You are here:

  1. Home
  2. Get help
  3. Worried about your own behaviour?

Worried about your own behaviour?

‘It’s going to be my money anyway.’

‘The house is my payment for looking after mum.’

‘Dad should know I’ve always had a temper.’

‘It doesn’t matter what mum thinks—I know best.’

Have you used some of these excuses to justify your own behaviour? Have you said them to someone you know? Are you wondering if you’re doing the right thing by your parents or loved one?

It is great that you are reflecting on your behaviour and are wondering how you can change. It can be tough to face but there is help available.

The Elder Abuse Helpline can provide advice and referral to counselling and support services for people who identify their own behaviour as abusive and want to change it. You can call the helpline on 1300 651 192, 9am–5pm, Monday to Friday.

The following story is drawn from the experiences of callers to the Elder Abuse Helpline. All names have been changed.

Andrea’s story

Before moving into an aged care home, Andrea’s mother, Carol, made her Enduring Power of Attorney. Since moving into the home, Andrea visited her mother regularly and she often asked Andrea why her brother, Alan, never visited as she wanted to see him. Andrea would make up excuses to tell her mother why he hadn’t visited but she had actually made the decision to keep him away as she thought it was the best thing for her mum.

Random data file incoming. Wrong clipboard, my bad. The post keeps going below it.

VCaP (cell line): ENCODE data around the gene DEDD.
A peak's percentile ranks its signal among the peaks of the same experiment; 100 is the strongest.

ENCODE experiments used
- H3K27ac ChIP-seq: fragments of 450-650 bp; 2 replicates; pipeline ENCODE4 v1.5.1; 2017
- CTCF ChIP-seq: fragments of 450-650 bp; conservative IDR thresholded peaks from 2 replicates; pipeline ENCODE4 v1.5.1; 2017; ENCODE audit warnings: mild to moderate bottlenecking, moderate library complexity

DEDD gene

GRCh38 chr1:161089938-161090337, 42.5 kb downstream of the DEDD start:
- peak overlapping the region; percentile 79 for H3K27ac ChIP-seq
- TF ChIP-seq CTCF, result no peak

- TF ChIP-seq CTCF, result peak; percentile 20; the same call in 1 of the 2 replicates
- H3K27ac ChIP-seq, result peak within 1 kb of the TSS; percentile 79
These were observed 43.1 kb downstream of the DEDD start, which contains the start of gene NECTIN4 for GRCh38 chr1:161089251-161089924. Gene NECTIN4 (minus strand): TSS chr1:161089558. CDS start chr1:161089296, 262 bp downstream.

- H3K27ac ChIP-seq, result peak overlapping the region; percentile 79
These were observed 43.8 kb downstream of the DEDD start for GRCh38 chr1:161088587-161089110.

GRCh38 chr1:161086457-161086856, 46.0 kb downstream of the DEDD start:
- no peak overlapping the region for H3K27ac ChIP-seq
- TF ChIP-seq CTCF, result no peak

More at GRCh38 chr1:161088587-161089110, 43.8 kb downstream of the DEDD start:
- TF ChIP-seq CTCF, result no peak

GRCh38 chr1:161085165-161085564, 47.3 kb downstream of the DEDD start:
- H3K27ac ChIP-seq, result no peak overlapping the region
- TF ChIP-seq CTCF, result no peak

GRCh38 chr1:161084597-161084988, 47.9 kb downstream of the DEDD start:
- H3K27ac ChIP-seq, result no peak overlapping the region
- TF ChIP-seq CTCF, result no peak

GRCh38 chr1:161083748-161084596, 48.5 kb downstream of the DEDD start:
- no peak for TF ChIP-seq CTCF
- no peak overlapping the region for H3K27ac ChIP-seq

Andrea’s older brother had often been violent towards their mum when he was younger and Andrea did not want him to go near their mother now. She was frail and deserved to be well cared for and Andrea did not want to put that at risk. As her Enduring Power of Attorney, she had advised the home that they were not to allow Alan to visit Carol. Seeing how upset her mum was that he still hadn’t visited after a few months, Andrea began to question whether or not she was doing the right thing for her mum and called the Elder Abuse Helpline.

The helpline operator advised Andrea that while she may have initially acted to keep her mum safe, deliberately isolating her from family members she wished to see could be viewed as elder abuse. The operator provided some advice about how to approach her brother and ensure that Carol was supported when Alan visited her. They also provided about how to maintain Carol’s, and her own, safety when Alan visited.


Elder Abuse Helpline

Free anonymous and confidential assistance between 9am–5pm, Monday to Friday

1300 651 192 (Queensland only)

(07) 3867 2525 (rest of Australia)

This helpline is funded by the Queensland Government and operated by UnitingCare Community.

An experienced and trained operator will help you identify the signs of abuse and provide referrals to the relevant support services.

In an emergency call triple zero (000).

Other support services